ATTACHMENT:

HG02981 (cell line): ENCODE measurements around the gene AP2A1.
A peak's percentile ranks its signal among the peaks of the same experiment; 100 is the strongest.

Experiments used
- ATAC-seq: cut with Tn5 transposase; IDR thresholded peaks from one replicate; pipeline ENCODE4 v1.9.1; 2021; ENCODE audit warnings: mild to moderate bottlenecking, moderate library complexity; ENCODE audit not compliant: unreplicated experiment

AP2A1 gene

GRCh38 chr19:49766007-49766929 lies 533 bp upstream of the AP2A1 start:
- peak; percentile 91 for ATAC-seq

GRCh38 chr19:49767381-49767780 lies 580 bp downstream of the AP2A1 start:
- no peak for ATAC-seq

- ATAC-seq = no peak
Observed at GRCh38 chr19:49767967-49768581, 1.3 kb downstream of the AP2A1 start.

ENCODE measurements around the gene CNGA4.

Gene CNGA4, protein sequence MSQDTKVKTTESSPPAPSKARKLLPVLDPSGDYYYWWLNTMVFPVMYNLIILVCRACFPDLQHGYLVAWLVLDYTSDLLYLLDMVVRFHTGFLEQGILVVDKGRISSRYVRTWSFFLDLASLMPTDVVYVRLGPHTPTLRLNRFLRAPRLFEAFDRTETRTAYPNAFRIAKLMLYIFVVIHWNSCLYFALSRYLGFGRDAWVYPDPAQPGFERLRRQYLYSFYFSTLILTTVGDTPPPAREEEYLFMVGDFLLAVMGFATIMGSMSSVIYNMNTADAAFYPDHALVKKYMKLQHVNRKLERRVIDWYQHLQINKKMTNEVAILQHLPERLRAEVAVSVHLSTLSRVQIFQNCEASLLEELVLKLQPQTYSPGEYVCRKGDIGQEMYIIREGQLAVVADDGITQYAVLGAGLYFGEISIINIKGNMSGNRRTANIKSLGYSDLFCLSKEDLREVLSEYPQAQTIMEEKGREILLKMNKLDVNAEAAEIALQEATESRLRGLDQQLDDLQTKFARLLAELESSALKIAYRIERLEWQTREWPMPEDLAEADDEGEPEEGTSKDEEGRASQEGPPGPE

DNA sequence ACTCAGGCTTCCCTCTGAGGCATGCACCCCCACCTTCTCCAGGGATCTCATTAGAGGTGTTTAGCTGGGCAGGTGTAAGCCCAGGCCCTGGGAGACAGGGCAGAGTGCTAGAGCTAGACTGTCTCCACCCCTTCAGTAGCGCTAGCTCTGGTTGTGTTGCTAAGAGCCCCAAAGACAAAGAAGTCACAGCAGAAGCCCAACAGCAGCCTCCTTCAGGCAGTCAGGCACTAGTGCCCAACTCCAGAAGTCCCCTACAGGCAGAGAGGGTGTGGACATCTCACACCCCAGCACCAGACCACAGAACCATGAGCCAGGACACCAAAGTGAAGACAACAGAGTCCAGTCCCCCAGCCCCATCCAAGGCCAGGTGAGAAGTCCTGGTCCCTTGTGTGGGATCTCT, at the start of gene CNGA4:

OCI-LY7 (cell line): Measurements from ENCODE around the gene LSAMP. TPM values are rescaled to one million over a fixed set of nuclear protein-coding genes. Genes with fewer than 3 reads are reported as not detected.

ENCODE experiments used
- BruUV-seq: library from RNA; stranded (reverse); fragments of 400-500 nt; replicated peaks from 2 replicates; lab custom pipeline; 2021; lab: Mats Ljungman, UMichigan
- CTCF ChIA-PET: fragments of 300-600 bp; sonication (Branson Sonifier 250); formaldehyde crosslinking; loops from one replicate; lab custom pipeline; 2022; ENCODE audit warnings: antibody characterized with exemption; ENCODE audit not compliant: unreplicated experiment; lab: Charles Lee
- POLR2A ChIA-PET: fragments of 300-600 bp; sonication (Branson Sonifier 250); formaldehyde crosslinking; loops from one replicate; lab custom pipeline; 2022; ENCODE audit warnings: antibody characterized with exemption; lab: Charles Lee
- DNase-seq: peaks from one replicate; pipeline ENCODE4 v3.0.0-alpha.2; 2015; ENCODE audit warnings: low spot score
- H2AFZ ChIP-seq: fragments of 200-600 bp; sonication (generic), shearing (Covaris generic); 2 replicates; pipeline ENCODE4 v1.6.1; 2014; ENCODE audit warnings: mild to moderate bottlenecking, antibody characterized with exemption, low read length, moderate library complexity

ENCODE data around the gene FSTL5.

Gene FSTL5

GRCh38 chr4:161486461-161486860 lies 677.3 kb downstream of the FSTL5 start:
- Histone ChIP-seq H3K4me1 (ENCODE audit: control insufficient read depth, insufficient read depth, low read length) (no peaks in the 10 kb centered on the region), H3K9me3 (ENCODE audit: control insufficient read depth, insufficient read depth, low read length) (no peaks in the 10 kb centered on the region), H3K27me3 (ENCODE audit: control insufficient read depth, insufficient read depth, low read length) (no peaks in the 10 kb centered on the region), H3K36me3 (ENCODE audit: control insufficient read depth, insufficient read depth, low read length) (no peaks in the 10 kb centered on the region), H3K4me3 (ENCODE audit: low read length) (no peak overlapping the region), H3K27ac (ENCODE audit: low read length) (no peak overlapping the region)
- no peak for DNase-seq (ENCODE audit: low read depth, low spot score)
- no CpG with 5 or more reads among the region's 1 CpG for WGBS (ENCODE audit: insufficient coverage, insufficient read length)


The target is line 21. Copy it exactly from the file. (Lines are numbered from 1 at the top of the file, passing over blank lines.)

- H2AFZ ChIP-seq: fragments of 200-600 bp; sonication (generic), shearing (Covaris generic); 2 replicates; pipeline ENCODE4 v1.6.1; 2014; ENCODE audit warnings: mild to moderate bottlenecking, antibody characterized with exemption, low read length, moderate library complexity